It’s a tantalizing glimpse into a harsh climate and the culture it nurtures, one that will prompt discussion and may well...

THE BLIND BOY & THE LOON

Cels from an animated film illustrate this abbreviated retelling of an Inuit folk tale.

Aranaquq-Baril opens the book with an introduction to “Lumaajuuq,” a lengthy epic that is “one of the most ancient and commonly told in Inuit history.” From there, readers meet “a cruel mother” and her daughter and son, who is blind. The daughter she raises with love, warmth and bear meat; the son she forces to live outside and feeds only dog meat. In spring, when the ice is melted, he seeks out a loon—they are known for their keen eyesight. The loon tells the boy it was his own mother who blinded him and then restores his vision, diving with him into the depths of the lake three times until he “can see as well as a loon.” Now “blinded by revenge,” the young man tricks his mother into a whale hunt, allowing the beast to drag her into the sea—where she becomes a narwhal, forever “a reminder that every act of revenge is a link in a chain that can only be broken by forgiveness.” The moody illustrations employ a palette of grays and blues, the stark white faces of human characters and the loon’s red eyes startling in contrast.

It’s a tantalizing glimpse into a harsh climate and the culture it nurtures, one that will prompt discussion and may well send readers searching for the full story. (Picture book/folk tale. 5-8)

Pub Date: Sept. 1, 2014

ISBN: 978-1-927095-57-7

Page Count: 48

Publisher: Inhabit Media

Review Posted Online: July 29, 2014

Kirkus Reviews Issue: Aug. 15, 2014

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This story covers the few days preceding the much-anticipated Midnight Zombie Walk, when Stink and company will take to the...

STINK AND THE MIDNIGHT ZOMBIE WALK

From the Stink series

An all-zombie-all-the-time zombiefest, featuring a bunch of grade-school kids, including protagonist Stink and his happy comrades.

This story covers the few days preceding the much-anticipated Midnight Zombie Walk, when Stink and company will take to the streets in the time-honored stiff-armed, stiff-legged fashion. McDonald signals her intent on page one: “Stink and Webster were playing Attack of the Knitting Needle Zombies when Fred Zombie’s eye fell off and rolled across the floor.” The farce is as broad as the Atlantic, with enough spookiness just below the surface to provide the all-important shivers. Accompanied by Reynolds’ drawings—dozens of scene-setting gems with good, creepy living dead—McDonald shapes chapters around zombie motifs: making zombie costumes, eating zombie fare at school, reading zombie books each other to reach the one-million-minutes-of-reading challenge. When the zombie walk happens, it delivers solid zombie awfulness. McDonald’s feel-good tone is deeply encouraging for readers to get up and do this for themselves because it looks like so much darned fun, while the sub-message—that reading grows “strong hearts and minds,” as well as teeth and bones—is enough of a vital interest to the story line to be taken at face value.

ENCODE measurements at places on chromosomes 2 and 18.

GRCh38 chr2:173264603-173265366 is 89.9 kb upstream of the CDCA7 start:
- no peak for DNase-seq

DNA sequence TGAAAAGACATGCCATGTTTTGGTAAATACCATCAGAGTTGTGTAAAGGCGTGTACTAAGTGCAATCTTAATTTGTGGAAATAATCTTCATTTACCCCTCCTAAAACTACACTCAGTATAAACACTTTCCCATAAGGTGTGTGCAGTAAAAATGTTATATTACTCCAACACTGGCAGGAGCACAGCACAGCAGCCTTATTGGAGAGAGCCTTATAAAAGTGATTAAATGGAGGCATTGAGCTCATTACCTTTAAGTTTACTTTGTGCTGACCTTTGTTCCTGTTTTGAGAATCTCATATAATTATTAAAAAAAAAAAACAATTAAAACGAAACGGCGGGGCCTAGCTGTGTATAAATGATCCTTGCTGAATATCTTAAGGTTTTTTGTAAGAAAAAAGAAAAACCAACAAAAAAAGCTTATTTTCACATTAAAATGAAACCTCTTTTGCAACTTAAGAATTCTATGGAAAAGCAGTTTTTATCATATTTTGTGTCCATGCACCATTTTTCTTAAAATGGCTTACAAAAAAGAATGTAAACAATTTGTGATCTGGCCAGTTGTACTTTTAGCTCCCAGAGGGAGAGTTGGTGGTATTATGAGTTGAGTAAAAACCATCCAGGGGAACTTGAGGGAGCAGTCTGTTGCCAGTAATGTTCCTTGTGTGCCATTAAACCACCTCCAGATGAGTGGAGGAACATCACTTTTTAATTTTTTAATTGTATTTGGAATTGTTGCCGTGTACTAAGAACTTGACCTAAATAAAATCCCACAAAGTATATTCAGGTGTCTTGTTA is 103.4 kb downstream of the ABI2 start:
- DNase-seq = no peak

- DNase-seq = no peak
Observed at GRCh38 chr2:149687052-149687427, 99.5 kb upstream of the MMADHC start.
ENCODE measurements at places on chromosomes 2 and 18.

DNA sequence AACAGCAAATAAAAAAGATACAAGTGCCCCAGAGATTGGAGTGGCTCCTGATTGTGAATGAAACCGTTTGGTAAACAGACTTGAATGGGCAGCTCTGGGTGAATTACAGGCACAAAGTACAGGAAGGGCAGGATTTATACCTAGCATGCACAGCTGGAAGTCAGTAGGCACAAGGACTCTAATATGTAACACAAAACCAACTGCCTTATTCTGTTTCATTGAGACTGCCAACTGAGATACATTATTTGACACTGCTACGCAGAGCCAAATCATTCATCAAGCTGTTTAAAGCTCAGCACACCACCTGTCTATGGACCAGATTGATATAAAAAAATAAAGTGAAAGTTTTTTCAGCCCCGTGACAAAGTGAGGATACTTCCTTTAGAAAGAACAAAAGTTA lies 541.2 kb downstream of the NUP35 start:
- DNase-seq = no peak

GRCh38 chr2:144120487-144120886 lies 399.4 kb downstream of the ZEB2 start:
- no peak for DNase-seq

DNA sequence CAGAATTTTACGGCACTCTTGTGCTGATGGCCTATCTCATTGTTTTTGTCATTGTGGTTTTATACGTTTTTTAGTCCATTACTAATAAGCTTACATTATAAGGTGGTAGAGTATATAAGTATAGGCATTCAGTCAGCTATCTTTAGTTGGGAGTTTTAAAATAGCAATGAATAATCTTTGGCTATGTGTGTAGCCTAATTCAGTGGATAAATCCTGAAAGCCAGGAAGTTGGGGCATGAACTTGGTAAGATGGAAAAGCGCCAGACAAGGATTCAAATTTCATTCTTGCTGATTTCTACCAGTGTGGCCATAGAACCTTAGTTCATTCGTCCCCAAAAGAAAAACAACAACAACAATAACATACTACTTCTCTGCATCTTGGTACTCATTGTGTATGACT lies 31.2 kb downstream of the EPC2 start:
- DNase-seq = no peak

Pub Date: March 13, 2012

ISBN: 978-0-7636-5692-8

Page Count: 160

Publisher: Candlewick

Review Posted Online: Dec. 14, 2011

Kirkus Reviews Issue: Jan. 1, 2012

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Very young gardeners will need more information, but for certain picky eaters, the suggested strategy just might work.

SYLVIA'S SPINACH

A young spinach hater becomes a spinach lover after she has to grow her own in a class garden.

Unable to trade away the seed packet she gets from her teacher for tomatoes, cukes or anything else more palatable, Sylvia reluctantly plants and nurtures a pot of the despised veggie then transplants it outside in early spring. By the end of school, only the plot’s lettuce, radishes and spinach are actually ready to eat (talk about a badly designed class project!)—and Sylvia, once she nerves herself to take a nibble, discovers that the stuff is “not bad.” She brings home an armful and enjoys it from then on in every dish: “And that was the summer Sylvia Spivens said yes to spinach.” Raff uses unlined brushwork to give her simple cartoon illustrations a pleasantly freehand, airy look, and though Pryor skips over the (literally, for spinach) gritty details in both the story and an afterword, she does cover gardening basics in a simple and encouraging way.

Very young gardeners will need more information, but for certain picky eaters, the suggested strategy just might work. (Picture book. 5-7)

Pub Date: Nov. 6, 2012

ISBN: 978-0-9836615-1-1

Page Count: 32

Publisher: Readers to Eaters

Review Posted Online: Sept. 26, 2012

Kirkus Reviews Issue: Oct. 15, 2012

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